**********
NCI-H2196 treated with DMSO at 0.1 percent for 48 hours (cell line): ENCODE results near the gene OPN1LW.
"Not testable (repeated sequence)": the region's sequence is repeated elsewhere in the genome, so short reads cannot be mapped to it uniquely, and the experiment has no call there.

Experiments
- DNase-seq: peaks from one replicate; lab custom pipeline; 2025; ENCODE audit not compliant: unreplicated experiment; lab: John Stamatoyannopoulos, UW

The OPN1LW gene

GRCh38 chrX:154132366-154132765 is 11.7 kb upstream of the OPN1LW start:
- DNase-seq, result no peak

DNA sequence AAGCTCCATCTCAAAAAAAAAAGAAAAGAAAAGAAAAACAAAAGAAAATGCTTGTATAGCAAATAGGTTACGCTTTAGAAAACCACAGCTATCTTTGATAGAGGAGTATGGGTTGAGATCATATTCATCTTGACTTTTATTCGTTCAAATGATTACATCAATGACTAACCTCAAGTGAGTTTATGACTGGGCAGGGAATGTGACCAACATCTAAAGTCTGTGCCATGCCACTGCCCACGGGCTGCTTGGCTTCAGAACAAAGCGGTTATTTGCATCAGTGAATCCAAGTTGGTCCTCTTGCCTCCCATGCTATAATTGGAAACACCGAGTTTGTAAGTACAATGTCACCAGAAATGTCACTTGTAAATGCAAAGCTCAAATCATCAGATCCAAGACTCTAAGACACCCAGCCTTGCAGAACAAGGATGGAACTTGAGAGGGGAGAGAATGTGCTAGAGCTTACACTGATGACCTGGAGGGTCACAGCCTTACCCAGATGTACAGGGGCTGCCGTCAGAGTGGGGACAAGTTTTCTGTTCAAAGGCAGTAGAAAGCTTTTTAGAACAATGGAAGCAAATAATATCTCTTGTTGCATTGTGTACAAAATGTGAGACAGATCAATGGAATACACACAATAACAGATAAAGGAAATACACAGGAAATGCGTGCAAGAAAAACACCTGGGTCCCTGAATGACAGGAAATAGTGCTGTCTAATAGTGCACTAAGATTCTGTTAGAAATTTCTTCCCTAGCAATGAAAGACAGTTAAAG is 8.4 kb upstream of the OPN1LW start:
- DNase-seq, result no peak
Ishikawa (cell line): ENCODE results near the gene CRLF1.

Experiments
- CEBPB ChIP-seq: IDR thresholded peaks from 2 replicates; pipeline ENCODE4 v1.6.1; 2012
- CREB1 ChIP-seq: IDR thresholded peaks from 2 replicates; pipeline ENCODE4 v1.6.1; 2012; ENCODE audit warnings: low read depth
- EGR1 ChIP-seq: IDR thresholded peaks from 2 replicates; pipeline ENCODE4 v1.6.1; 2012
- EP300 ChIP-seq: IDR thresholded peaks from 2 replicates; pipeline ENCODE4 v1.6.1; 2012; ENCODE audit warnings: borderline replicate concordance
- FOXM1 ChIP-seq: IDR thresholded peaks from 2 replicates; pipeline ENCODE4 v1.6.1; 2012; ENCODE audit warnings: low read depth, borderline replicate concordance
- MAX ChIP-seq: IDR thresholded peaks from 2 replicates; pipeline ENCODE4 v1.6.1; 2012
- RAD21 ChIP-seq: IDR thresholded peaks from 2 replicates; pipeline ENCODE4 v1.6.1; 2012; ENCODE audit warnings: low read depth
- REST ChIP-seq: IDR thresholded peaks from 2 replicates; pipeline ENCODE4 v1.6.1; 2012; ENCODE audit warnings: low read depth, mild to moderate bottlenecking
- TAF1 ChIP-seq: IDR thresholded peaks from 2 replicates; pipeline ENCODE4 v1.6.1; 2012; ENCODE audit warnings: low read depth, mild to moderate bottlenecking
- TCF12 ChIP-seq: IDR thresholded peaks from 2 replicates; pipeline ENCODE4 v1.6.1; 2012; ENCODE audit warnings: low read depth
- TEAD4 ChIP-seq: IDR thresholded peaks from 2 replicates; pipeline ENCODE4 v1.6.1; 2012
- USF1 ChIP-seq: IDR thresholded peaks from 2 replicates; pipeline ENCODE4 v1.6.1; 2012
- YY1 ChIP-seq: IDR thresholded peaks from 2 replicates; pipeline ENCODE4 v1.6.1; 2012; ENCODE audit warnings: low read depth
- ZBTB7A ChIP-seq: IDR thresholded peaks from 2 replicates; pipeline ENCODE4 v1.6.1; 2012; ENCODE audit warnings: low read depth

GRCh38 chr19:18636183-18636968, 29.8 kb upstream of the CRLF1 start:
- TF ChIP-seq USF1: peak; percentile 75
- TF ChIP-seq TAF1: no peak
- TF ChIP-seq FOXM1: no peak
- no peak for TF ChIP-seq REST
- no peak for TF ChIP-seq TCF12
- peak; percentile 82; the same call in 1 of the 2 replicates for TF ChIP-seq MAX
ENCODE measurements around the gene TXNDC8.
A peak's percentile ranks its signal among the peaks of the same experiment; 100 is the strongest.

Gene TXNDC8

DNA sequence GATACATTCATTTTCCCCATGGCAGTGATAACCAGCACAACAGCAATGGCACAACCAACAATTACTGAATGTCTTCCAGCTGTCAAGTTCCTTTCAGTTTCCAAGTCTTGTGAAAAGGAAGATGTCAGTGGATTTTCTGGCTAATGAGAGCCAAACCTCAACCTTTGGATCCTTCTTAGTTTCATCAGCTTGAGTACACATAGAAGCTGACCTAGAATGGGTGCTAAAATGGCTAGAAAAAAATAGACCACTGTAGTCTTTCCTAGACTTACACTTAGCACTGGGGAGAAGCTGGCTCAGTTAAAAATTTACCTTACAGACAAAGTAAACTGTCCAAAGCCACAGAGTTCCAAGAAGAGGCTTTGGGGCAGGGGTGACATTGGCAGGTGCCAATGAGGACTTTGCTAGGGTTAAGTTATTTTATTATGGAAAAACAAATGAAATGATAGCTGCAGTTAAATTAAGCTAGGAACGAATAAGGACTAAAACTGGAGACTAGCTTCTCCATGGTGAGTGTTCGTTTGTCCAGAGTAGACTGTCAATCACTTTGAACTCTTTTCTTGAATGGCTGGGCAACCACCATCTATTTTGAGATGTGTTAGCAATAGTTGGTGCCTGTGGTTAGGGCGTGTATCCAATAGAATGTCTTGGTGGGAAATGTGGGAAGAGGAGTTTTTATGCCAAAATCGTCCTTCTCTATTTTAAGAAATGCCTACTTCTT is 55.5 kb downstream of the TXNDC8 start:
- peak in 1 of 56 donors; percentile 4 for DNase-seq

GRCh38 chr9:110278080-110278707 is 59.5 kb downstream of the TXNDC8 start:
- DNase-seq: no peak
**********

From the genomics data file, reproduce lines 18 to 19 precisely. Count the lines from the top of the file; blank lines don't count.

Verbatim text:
- RAD21 ChIP-seq: IDR thresholded peaks from 2 replicates; pipeline ENCODE4 v1.6.1; 2012; ENCODE audit warnings: low read depth
- REST ChIP-seq: IDR thresholded peaks from 2 replicates; pipeline ENCODE4 v1.6.1; 2012; ENCODE audit warnings: low read depth, mild to moderate bottlenecking